Part III, Third Head, Question XXXV

Finally, of the Method of Passing Sentence upon Witches who Enter or Cause to be Entered an Appeal, whether such be Frivolous or Legitimate and Just.

But if the Judge perceives that the accused is determined to have recourse to an appeal, he must first take note that such appeals are sometimes valid and legitimate, and sometimes entirely frivolous. Now it has already been explained that cases concerning the Faith are to be conducted in a simple and summary fashion, and therefore that no appeal is admitted in such cases. Nevertheless it sometimes happens that Judges, on account of the difficulty of the case, gladly prorogue and delay it; therefore they may consider that it would be just to allow an appeal when the accused feels that the Judge has really and actually acted towards him in a manner contrary to the law and justice; as that he has refused to allow him to defend himself, or that he has proceeded to a sentence against the accused on his own responsibility and without the counsel of others, or even without consent of the Bishop or his Vicar, when he might have taken into consideration much further evidence both for and against. For such reasons an appeal may be allowed, but not otherwise.

Secondly, it is to be noted that, when notice of appeal has been given, the Judge should, without perturbation or disturbance, ask for a copy of the appeal, giving his promise that the matter shall not be delayed. And when the accused has given him a copy of the appeal, the Judge shall notify him that he has yet two days before he need answer it, and after those two days thirty more before he need prepare the apostils of the case. And although he may give his answer at once, and at once proceed to issue his apostils if he is very expert and experienced, yet it is better to act with caution, and fix a term of ten or twenty or twenty-five days, reserving to himself the right to prorogue the hearing of the appeal up to the legal limit of time.

Thirdly, let the Judge take care that during the legal and appointed interval he must diligently examine and discuss the causes of the appeal and the alleged grounds of objection. And if after having taken good counsel he sees that he has unduly and unjustly proceeded against the accused, by refusing him permission to defend himself, or by exposing him to questions at an unsuitable time, or for any such reason; when the appointed time comes let him correct his mistake, carrying the process back to the point and stage where it was when the accused asked to be defended, or when he put a term to his examination, etc., and so remove the objection; and then let him proceed as we have said. For by the removal of the grounds for objection the appeal, which was legitimate, loses its weight.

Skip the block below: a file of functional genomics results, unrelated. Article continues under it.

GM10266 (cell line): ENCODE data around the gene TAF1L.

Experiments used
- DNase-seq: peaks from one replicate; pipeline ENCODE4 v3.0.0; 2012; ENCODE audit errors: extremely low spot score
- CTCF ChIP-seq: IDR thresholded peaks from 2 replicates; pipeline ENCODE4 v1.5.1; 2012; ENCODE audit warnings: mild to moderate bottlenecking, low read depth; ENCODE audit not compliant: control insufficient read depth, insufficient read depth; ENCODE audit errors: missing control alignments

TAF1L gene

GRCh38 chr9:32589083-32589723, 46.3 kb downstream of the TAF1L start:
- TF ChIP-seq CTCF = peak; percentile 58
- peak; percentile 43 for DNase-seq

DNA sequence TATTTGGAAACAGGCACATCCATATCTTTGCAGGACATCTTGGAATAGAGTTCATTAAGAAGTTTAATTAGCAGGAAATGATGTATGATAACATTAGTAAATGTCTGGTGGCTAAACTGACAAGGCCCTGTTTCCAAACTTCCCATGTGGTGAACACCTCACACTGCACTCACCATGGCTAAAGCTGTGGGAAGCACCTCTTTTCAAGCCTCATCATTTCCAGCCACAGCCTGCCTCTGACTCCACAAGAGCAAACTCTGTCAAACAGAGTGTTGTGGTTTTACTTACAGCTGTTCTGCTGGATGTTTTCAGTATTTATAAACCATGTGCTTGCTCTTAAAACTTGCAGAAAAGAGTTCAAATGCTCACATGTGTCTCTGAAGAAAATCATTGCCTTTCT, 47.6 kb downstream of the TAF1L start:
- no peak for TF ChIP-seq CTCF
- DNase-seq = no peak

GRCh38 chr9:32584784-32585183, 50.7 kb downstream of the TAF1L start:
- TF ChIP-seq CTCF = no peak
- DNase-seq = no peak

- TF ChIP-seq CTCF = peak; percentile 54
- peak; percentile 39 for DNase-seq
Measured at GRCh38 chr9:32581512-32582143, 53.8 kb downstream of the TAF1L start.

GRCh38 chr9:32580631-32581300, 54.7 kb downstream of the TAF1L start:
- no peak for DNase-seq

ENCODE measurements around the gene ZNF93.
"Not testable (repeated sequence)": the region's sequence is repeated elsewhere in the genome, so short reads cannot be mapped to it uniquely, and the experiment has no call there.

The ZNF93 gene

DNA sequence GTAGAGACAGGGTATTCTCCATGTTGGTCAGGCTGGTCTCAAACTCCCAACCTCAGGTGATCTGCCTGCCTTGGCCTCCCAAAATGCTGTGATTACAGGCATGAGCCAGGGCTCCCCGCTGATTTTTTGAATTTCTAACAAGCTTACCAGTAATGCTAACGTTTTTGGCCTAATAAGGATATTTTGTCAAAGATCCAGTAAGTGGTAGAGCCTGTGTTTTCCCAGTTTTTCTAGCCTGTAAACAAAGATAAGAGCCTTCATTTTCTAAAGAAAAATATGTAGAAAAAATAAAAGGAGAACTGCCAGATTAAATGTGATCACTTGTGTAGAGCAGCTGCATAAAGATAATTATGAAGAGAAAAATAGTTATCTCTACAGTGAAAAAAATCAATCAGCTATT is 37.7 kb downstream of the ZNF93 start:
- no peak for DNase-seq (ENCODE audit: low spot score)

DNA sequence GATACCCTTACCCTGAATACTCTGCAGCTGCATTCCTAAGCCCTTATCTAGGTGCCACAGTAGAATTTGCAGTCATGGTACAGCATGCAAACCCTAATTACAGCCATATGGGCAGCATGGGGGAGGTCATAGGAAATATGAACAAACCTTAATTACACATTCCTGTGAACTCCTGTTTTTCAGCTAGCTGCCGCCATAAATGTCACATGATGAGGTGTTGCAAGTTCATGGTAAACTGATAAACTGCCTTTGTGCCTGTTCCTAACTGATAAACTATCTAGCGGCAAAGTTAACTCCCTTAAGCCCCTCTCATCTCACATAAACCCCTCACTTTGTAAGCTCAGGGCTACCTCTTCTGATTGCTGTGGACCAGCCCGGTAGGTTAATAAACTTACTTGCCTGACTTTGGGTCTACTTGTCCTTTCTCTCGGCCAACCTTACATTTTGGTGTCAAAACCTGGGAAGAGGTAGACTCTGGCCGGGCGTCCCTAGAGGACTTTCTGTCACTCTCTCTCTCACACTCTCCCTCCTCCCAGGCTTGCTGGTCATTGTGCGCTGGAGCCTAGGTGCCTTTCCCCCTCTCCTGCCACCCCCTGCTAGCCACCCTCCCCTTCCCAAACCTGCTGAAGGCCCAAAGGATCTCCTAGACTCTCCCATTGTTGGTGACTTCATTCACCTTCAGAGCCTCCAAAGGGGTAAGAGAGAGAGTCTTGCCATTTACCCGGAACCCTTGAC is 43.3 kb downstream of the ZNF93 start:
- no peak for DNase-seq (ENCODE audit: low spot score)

But here the circumspect and provident Judge will carefully take note that some grounds of objection or reparable; and they are such as we have just spoken of, and are to be dealt with in the above manner. But others are irreparable: as when the accused has actually and in fact been questioned, but has afterwards escaped and lodged an appeal; or that some box or vessel or such instruments as witches use has been seized and burned; or some other such irreparable and irrevocable action has been committed. In such a case the above procedure would not hold good, namely, taking the process back to the point where the objection arose.